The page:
In what could be the beginning of the tide turning in favour of largecaps, smallcap stocks have begun to underperform with the smallcap index losing more than 2% of its value in the last one month as against 2% rise in the bluechip Nifty index. The impact has been felt on at least 30 smallcap stocks which gave multibagger returns last year but have now given negative returns in double-digits.

A screener of the top gainers of 2023 shows that over 60 smallcap multibaggers have given negative returns this year. Out of them, 30 have eroded wealth in between 10-30% so far in the calendar year.

IFGL Refractories, which impressed in 2023 with a smart 207% upside, is now among the worst losers with 30% downside in the first 2 months of the year.

Similarly, Permanent Magnets, PG Electroplast, Ramky Infrastructure, Syrma SGS Technology, Angel One, Ion Exchange (India), Paramount Communications, Himatsingka Seide, R Systems and Titagarh Rail have lost at least 10% this year.


In 2023, the smallcap index was the top gainer as it ended with a gain of 55.6% vs midcap’s 46.6% return and 20% upside seen in Nifty. However, in the last one month, the tables have turned as Nifty is up 2.3% and Nifty Smallcap100 down 2.4%.

While many value investors had turned cautious in the last few weeks following overheating in large pockets of the smaller end of the market, Sebi’s letter to mutual funds to protect small and midcap investors from froth also served as a red flag.

What should investors do?

A large part of the smallcap rally of 2023 was attributed to the faith shown by domestic investors including mutual funds, small retail investors and HNIs. As the negative narrative around froth building up in smallcaps is building up, smallcap investors are booking profits.

“I continue to believe that we are in the middle of a very big omega bull run. If you take 5-10 years, mid and smallcaps will outperform. But having said that, largecaps will also do very well,” said Vikas Khemani, Founder, Carnelian Asset Advisors.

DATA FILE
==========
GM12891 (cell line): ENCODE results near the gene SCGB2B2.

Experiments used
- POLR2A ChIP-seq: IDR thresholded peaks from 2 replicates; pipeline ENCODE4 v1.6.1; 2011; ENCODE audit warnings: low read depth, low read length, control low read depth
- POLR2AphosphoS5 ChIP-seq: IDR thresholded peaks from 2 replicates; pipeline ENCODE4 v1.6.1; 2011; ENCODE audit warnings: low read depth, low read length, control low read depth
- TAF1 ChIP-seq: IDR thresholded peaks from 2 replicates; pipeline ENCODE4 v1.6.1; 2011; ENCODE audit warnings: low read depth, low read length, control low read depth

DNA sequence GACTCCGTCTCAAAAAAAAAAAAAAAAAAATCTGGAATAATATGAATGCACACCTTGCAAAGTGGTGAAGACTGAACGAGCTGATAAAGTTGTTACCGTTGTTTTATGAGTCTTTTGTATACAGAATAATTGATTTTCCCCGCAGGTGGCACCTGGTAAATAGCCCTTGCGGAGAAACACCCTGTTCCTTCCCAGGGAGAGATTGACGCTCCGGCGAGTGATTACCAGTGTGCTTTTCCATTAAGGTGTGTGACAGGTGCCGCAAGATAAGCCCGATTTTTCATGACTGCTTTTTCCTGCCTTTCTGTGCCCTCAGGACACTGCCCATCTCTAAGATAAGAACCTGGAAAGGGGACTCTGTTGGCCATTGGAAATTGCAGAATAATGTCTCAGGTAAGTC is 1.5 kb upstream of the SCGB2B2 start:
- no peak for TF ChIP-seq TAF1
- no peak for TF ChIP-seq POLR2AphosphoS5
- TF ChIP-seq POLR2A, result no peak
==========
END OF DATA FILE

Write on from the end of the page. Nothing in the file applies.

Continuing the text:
Nifty Midcap and Smallcap trades at 7% and 17% premium to average valuations, whereas largecaps are at 6% premium to historic levels. Analysts find most sectors and stocks overvalued with the level of overvaluation high in case of low-quality companies.

“More than valuation, sentiment is the problem because India is one of the most structural stories over the next decade. So it is the sentiment which is more worrying that people are very positive particularly on the direct equity side and derivative side. So more than valuation, I would be worried about sentiments that people are just too positive. We have always seen that when people are too negative, it is a very good period to invest and when people are too positive, it is a time to be more circumspect,” says S Naren of ICICI Prudential AMC.

According to him, the valuation comfort is more in largecaps than small and midcaps but nothing is cheap.

At 21,983, Nifty50 is trading at 20.3x/18.0x on FY25E/FY26E EPS of Rs 1082/1224, respectively, and is in the premium valuation band.

“We do not see any major potential risk to the market that causes any sharp correction, but pricey valuation may cap any significant gain in the near term. Hence investors should follow a selective approach in quality stocks for the long term,” Kotak Securities said.

Amid high valuations, markets regulator Sebi is worried about the impact of a market downturn when a sell-off can trigger huge losses to both direct equity as well as mutual fund investors.

Quantum Mutual Fund’s CIO Chirag Mehta believes that while the overall valuations in the smallcap space look high, there are pockets of opportunities which appear reasonable on PEG (Price to Earnings Growth) basis.

“To avoid being a dominant shareholder in the company, we ensure our portfolio holding to 5% of the market capitalization of the company in the smallcap fund. This reduces the risk of trying to exit a large position in the company,” Mehta said.

(Data: Ritesh Presswala, ETMarkets)

(Disclaimer: Recommendations, suggestions, views and opinions given by the experts are their own. These do not represent the views of The Economic Times)


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